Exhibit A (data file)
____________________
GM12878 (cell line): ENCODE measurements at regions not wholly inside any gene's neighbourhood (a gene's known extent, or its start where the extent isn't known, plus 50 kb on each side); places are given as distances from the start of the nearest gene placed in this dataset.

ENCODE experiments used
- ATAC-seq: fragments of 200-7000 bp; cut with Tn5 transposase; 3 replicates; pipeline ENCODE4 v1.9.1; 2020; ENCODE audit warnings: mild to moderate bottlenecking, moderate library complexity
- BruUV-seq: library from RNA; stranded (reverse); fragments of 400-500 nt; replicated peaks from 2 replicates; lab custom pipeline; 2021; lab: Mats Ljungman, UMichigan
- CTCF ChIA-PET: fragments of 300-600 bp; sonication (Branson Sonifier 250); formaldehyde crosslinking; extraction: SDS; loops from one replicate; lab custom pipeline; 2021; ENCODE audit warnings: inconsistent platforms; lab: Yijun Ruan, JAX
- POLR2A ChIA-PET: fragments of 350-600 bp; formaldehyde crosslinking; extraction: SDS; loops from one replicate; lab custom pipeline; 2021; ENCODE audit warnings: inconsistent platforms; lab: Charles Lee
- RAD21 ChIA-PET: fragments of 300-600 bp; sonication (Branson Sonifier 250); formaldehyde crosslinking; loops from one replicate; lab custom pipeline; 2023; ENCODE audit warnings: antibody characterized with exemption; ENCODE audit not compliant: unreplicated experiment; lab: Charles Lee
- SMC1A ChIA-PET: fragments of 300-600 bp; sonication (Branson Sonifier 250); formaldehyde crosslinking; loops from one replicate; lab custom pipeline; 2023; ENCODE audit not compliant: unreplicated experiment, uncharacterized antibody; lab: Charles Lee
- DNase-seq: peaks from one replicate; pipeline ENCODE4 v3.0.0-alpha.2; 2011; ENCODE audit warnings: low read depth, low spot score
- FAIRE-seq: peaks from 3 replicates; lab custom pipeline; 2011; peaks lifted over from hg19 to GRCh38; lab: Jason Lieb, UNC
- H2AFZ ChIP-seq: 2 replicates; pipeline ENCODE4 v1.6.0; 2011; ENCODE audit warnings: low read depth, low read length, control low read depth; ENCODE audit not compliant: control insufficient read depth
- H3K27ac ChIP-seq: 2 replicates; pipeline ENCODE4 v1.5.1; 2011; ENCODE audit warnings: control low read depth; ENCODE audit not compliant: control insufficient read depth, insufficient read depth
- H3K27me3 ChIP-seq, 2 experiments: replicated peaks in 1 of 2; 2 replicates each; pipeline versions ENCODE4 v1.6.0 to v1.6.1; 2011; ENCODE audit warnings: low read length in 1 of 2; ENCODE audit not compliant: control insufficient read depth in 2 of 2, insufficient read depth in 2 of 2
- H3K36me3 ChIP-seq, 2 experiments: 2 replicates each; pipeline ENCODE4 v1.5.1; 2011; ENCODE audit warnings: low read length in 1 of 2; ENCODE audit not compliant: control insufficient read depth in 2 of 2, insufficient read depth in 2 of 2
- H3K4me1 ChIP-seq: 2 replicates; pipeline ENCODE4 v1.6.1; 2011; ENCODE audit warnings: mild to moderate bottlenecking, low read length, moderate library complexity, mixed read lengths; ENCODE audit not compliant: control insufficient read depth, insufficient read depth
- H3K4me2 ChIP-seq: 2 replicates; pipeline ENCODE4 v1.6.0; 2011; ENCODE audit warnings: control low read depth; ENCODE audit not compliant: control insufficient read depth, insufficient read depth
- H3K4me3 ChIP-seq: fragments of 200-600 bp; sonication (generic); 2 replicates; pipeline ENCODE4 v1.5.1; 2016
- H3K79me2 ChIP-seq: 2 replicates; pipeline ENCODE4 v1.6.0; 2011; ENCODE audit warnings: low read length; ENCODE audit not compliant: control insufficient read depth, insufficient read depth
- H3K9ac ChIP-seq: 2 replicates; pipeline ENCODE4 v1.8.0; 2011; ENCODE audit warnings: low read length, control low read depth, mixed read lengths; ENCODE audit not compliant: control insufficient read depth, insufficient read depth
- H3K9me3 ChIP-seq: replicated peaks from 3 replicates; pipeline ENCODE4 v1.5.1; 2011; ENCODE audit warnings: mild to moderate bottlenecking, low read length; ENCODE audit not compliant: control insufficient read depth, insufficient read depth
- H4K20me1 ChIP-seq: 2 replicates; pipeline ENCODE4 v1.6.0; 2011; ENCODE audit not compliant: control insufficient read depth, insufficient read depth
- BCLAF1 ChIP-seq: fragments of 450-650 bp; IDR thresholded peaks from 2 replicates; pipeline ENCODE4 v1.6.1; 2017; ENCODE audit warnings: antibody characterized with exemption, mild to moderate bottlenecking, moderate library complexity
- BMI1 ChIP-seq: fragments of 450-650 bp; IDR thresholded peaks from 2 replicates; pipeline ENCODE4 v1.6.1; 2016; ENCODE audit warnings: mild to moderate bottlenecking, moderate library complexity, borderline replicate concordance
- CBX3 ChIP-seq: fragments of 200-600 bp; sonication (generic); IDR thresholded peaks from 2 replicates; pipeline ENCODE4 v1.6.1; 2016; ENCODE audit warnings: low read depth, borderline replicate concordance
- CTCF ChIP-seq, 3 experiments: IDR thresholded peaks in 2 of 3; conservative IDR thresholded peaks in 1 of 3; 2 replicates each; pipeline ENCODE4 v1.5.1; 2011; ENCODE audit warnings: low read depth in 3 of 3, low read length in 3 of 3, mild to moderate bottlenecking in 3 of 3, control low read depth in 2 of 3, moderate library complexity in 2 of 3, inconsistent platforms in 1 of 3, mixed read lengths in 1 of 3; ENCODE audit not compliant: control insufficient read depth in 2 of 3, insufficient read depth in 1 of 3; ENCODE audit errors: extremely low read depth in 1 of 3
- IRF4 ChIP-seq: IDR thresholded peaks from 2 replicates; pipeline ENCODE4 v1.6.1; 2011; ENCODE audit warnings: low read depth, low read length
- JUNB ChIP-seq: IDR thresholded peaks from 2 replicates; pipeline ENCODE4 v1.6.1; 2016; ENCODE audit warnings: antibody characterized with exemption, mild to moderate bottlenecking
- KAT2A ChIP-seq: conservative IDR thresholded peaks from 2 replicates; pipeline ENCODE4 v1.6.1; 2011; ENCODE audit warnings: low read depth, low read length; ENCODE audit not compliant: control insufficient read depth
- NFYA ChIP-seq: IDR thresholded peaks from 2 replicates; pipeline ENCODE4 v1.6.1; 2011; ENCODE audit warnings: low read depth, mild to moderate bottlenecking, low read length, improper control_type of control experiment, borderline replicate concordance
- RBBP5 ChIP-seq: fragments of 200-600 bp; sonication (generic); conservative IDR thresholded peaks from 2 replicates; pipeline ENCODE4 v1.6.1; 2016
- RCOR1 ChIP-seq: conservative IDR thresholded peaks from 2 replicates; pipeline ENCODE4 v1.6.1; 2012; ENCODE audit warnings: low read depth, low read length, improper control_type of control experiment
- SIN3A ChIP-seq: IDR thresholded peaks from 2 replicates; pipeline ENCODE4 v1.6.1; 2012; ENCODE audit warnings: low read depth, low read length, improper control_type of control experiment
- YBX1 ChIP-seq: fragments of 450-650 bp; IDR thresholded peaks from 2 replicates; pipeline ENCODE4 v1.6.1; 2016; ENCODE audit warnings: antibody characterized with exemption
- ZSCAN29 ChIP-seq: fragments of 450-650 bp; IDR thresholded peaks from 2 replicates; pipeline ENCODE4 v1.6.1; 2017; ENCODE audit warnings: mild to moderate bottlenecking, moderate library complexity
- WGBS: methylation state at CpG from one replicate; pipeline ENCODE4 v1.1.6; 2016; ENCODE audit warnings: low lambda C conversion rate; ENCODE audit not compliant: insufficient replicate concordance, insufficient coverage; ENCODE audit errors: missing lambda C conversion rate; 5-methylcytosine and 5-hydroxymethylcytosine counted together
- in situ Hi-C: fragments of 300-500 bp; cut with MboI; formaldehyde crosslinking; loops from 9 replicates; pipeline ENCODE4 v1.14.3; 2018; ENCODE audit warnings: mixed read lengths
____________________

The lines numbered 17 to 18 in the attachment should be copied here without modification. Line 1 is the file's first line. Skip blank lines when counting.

- H3K4me3 ChIP-seq: fragments of 200-600 bp; sonication (generic); 2 replicates; pipeline ENCODE4 v1.5.1; 2016
- H3K79me2 ChIP-seq: 2 replicates; pipeline ENCODE4 v1.6.0; 2011; ENCODE audit warnings: low read length; ENCODE audit not compliant: control insufficient read depth, insufficient read depth